UPDATE: September 03, 2007:
Da bitch is back. Here’s here 1st write-up, talking about germs and bacteria which is really pretty much defining herself as one. An incessant bacteria. http://www.manilastandardtoday.com/?page=goodLife2_sept3_2007 . As you can see, I intend not to give her another blogspace – rather, just update this post. Apparently, this article will hit the roads today.
BACK TO THE ORIGINAL STORY:
Here’s one lousy alibi from a magazine who now realized the power that we OFW’s can do. After so many days of furious OFW’s venting their anger, it is only now that this lousy magazine realized that indeed, they have to face us and explain why they let that bitch insult us!
This lousy explanation is really nothing more than a lot of blah blah blah she did it – not us chuvalinga trulili bye bye bye it’s not our fault – it’s really her, and the other magazine and by the way OFW’s are admirable, really! tra la la – we even gave you an award! Remember? Remember? Remember?!
You know my famous line?! People Asia?
Fuck that shit! Oops! Nag Peks Man na pala ako sa kabilang post!Ano kami? Mga tanga?!
I can’t believe a magazine like this has no clue whatsover what DAMAGE CONTROL is?! If this lousy magazine supports OFWs, then from day one, they should have stood up FOR us and not waited centuries! Heck! This should not have happened in the first place! DUH!!!
The Malu Fernandez-OFW controversy
TAKIN’ CARE OF BUSINESS By Babe Romualdez
Tuesday, August 28, 2007
As publisher of People Asia magazine, I had hoped I would not need to make any further comment about our former contributing columnist Malu Fernandez. Because of the “violent” reactions from people concerning the issue – perhaps it is better for me to put the entire issue into the right context. The column which came out in the June issue of the magazine talked about her experience in Boracay and her trip to Greece in a sardonic manner characteristic of Malu Fernandez.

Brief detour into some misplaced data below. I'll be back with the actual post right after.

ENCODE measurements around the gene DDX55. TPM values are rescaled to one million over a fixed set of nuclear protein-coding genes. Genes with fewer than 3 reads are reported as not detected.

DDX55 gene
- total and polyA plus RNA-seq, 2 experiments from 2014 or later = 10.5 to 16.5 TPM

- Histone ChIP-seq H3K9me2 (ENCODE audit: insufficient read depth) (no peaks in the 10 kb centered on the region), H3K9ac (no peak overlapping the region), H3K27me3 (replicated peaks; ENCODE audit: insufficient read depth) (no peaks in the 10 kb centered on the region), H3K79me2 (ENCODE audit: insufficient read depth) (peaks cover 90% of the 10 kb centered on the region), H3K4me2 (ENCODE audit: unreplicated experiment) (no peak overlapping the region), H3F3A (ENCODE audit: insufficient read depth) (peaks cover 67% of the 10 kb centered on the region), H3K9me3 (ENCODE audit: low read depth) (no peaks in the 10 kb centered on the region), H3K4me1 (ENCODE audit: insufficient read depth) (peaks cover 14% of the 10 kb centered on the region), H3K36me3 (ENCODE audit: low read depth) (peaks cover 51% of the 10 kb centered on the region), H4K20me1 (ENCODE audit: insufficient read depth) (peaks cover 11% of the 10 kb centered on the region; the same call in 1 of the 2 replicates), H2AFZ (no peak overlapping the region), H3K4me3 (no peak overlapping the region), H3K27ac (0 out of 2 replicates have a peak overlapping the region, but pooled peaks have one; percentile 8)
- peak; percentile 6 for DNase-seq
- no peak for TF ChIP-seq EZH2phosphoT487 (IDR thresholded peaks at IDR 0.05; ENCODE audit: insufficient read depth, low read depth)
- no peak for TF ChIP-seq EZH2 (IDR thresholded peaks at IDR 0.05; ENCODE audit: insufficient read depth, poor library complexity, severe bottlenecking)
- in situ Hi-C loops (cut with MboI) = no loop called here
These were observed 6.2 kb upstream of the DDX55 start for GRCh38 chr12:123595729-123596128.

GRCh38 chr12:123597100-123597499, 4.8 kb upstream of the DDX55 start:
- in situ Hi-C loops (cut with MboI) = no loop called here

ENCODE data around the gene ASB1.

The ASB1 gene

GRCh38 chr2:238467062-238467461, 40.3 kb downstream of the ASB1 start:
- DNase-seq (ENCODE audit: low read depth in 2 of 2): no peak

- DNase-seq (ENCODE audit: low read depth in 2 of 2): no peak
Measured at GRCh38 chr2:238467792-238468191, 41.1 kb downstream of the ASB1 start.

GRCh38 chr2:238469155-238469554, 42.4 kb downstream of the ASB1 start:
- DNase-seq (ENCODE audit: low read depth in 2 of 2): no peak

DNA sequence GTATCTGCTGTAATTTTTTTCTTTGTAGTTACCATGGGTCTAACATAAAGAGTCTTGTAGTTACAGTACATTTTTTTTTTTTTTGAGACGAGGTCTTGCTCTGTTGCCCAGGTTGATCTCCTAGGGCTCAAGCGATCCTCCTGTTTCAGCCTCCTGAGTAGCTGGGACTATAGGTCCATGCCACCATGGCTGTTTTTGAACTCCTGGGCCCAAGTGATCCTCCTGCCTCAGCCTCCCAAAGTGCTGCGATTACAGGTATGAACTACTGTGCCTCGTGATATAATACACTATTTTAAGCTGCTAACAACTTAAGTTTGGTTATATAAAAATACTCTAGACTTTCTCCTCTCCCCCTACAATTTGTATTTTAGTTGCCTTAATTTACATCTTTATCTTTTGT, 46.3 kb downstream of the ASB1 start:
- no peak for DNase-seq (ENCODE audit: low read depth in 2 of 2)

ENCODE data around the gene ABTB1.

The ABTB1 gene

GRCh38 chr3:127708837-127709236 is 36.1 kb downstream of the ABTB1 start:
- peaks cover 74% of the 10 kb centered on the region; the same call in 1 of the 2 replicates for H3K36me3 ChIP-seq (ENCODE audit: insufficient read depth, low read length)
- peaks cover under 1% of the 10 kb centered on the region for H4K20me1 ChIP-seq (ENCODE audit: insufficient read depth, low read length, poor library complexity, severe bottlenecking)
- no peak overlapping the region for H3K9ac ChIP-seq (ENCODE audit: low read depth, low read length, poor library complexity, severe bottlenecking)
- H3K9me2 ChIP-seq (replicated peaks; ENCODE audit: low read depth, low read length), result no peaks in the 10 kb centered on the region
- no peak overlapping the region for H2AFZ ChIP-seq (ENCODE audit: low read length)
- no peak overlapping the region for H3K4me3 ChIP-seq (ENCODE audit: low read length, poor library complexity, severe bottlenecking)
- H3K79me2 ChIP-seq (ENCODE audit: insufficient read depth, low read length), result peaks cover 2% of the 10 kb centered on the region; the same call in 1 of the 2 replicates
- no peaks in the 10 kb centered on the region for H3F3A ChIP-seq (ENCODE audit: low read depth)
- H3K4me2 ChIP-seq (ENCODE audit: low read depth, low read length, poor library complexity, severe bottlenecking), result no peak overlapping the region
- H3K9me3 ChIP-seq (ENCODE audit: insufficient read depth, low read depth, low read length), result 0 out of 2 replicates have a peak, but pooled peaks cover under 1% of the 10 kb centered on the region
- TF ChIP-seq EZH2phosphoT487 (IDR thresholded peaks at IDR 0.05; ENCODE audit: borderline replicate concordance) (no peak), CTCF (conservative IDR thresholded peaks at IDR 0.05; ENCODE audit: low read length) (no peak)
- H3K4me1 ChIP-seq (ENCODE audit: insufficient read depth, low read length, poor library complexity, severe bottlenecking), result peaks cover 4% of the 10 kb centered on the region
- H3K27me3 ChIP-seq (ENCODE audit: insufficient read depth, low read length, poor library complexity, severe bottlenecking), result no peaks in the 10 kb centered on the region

Reactions (via text and email) were sent in by readers, two of which were selected and consequently printed in the August issue of the magazine, along with a note from the editors saying that while they may not agree with what Malu Fernandez had written, they recognize her right to say it. There is a fine print in the magazine’s staff box stating that the opinions and views expressed by writers are their own and not necessarily endorsed by the editors and the management.
The matter would have been settled with the magazine’s publication of those reactions. But unfortunately, Ms. Fernandez wrote a follow-up regarding the issue as well as her response to those who expressed disagreement with the said column in another publication – making it worse since it was written in an arrogant and condescending manner. Even I, together with some readers, felt that she made a mockery of those who did not share or understand her “acerbic” wit and humor.
Right there and then, it was collectively decided by Stargate president Kevin Belmonte, editor-in-chief Joanne Rae Ramirez and myself that it was time to give Malu Fernandez the axe. But perhaps Ms. Fernandez knew what was coming because she submitted her voluntary resignation and beat us to the punch, so to speak. It was that follow up in another publication which started the conflagration, followed up with a lot of reactions especially when TV Patrol came up with a report on the issue last week.
Ms. Fernandez had expressed contrition and humility, and that it was not her intention to hurt, malign or express prejudice against OFWs all over the world – but it was too late.
One thing we want to make perfectly clear is that the magazine should not be defined by who Malu Fernandez is, or be judged according to what she wrote in that controversial column, because we and the staff of People Asia recognize and hail the contributions and sacrifices that overseas Filipino workers have made – and continue to make – for their families, for their loved ones, for this country. As a matter of fact, the OFWs were the first to become “People of the Year” awardees when the magazine first launched the award in 2004, precisely because we admire and recognize the tenacity, the industry, the talent, the skill and most of all – the contribution of OFWs to the economy.
Not that we are trying to build ourselves up, but we have been one of those who, since day one, have consistently expressed support and recognition for Filipinos working abroad – from the time the late Labor Secretary Blas Ople launched the overseas workers employment program in the late ’70s to help the economy which was then reeling because of the oil crisis.
There are close to 10 million OFWs deployed all over the world – and whether they work as domestic helpers, nurses, engineers, caregivers, doctors or teachers – there is no doubt they are people who deserve to be looked up to, and are certainly worthy of the admiration and support of each and every Filipino.
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